Meeting Places: Part V
The Pakistani tells me.
You wouldn’t believe!
My first week in country, on a bench
in the center of Sohar we trade smokes.
Salim shares his last voyage, eyeing
his gaunt and jaundiced countrymen
who appeared in the javelins of light
piercing the hold of a cargo ship.
From Karachi to Muscat men fall
into the amnesiatic ocean,
their footprints so tiny, their presence
so muted even Google cannot find them.
The Bermuda Triangle swallowed ships,
but the Arabian Gulf swallows lives.
If they make it off the boat, they are ushered
into a rickety bus, to a vacant parking lot
where the paperwork is processed,
and the legal slavery can begin. The cage
of blue overalls, hot wind, and daylight,
in every direction the roads grow,
Escher overpasses between emptiness.
We drive past them, chain gangs
from the prisons of poverty, darker
than the ground they scrape up.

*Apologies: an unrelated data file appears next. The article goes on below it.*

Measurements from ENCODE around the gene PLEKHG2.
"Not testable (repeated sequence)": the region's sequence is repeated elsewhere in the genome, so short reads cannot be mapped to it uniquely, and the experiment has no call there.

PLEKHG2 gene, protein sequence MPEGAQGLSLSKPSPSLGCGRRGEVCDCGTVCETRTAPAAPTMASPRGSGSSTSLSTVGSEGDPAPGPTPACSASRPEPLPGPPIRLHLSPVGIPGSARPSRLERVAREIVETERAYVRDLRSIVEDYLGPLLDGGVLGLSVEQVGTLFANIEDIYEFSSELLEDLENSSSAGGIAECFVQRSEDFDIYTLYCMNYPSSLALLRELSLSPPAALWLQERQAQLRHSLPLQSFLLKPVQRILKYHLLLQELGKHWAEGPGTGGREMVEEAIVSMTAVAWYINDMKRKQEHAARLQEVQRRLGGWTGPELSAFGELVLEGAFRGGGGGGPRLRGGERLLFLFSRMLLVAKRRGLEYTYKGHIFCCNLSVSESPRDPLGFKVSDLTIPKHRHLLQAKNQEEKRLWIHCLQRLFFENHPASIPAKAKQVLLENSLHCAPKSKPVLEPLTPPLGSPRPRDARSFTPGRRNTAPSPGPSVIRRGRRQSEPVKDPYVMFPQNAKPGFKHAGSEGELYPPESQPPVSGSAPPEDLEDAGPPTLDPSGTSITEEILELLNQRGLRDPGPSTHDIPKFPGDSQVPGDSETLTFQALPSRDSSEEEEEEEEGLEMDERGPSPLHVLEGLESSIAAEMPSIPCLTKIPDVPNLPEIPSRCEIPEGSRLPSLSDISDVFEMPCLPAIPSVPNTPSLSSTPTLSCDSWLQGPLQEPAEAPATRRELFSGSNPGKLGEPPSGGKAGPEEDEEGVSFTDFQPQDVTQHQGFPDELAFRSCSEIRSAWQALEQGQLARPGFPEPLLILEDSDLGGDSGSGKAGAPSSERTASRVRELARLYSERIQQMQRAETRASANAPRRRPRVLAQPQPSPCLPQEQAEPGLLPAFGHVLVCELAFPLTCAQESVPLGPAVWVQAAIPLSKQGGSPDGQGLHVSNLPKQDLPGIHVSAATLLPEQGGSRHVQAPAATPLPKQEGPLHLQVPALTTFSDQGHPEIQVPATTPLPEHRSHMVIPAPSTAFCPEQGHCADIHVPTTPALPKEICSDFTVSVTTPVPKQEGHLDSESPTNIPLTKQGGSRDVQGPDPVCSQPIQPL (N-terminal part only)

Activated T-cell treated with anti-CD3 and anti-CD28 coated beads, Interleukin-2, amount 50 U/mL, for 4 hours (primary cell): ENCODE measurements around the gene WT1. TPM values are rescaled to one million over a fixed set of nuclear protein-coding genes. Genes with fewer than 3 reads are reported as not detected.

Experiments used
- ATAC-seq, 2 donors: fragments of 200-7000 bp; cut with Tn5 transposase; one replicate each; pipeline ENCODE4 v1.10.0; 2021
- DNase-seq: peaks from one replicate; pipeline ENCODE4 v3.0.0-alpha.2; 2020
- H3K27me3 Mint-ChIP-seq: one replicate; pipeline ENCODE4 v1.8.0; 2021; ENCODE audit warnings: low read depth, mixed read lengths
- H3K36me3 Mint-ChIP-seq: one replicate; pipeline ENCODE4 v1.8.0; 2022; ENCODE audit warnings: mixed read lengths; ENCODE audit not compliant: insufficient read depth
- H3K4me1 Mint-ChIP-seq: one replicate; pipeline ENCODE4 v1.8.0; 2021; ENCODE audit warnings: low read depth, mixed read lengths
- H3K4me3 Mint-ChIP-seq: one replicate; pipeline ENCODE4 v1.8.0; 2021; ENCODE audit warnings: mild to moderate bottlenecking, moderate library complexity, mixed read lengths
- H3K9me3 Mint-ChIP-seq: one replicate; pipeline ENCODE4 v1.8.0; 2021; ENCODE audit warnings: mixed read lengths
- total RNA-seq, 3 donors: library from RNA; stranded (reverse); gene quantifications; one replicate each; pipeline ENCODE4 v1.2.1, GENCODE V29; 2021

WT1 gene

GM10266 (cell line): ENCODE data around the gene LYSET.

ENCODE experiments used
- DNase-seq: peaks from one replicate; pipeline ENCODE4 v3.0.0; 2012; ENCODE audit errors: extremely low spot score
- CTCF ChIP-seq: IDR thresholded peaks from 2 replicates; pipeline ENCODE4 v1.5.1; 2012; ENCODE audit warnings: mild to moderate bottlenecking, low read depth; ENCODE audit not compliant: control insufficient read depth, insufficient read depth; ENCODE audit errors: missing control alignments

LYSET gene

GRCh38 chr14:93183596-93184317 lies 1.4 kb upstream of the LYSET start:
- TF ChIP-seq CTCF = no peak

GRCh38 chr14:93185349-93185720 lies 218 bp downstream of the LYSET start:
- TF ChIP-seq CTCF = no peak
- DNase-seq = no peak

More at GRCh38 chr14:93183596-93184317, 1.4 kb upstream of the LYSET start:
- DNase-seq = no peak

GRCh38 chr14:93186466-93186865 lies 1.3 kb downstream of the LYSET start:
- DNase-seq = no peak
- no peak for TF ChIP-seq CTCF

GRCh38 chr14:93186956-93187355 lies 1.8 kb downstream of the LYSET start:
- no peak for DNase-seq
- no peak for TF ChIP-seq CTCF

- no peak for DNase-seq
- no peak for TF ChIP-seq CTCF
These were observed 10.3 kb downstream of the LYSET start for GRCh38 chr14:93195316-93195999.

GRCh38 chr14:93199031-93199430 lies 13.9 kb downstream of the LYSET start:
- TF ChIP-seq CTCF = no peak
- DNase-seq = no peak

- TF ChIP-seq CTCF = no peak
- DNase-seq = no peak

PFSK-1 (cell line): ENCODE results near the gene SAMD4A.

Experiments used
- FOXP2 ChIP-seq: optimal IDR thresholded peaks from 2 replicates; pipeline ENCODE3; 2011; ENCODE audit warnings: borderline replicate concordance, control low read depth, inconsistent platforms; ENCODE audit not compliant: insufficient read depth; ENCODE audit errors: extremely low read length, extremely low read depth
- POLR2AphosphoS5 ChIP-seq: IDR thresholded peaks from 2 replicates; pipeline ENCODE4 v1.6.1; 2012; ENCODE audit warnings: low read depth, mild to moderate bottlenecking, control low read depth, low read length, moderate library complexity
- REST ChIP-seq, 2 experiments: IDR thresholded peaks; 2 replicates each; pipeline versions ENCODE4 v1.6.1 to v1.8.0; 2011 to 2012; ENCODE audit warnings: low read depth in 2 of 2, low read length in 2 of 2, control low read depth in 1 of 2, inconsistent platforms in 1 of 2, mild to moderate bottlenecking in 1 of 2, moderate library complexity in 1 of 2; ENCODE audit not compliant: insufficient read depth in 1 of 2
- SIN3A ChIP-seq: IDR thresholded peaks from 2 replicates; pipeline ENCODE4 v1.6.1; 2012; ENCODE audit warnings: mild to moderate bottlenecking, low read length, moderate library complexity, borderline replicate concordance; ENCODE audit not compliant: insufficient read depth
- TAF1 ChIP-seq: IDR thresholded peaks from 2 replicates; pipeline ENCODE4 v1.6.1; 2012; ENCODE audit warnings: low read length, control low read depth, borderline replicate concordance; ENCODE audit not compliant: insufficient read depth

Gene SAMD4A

Their wardens are the promise
of pay checks. Their supervisors,
blue prints, the glyphs of engineers
from the West, designing road beds
from rainy Seattle offices.
The lucky ones fly back, once
every two or three years, some watch
their children grow up in pictures.
My barber has been here, growing
rounder for his last few decades.
His children grow from the bottom
of his mirror to the top, two square inches
at a time. His daughter from dresses,
to skirts, to black, form-fitting gown.
His son from uniform to uniform,
His lanky body slowly consuming
the length of his two dimensions.
There are no family portraits among
the half smiles, but he speaks,
in a language composed entirely of pride.
The unlucky ones go home in boxes
fit for take-out, it could be heat
stroke, a missed infection, or an organ
switched off on a smoke break.
I don’t have to look far to see
the wreckage of a race, the price
of my comfort is only paid by those
The boats fill for the return trip.
We say dead boats.
All dead, all go back to Pakistan!
Salim smiles as he crushes out his cigarette,
and pats himself down, to assure me
or him that he is not among them.
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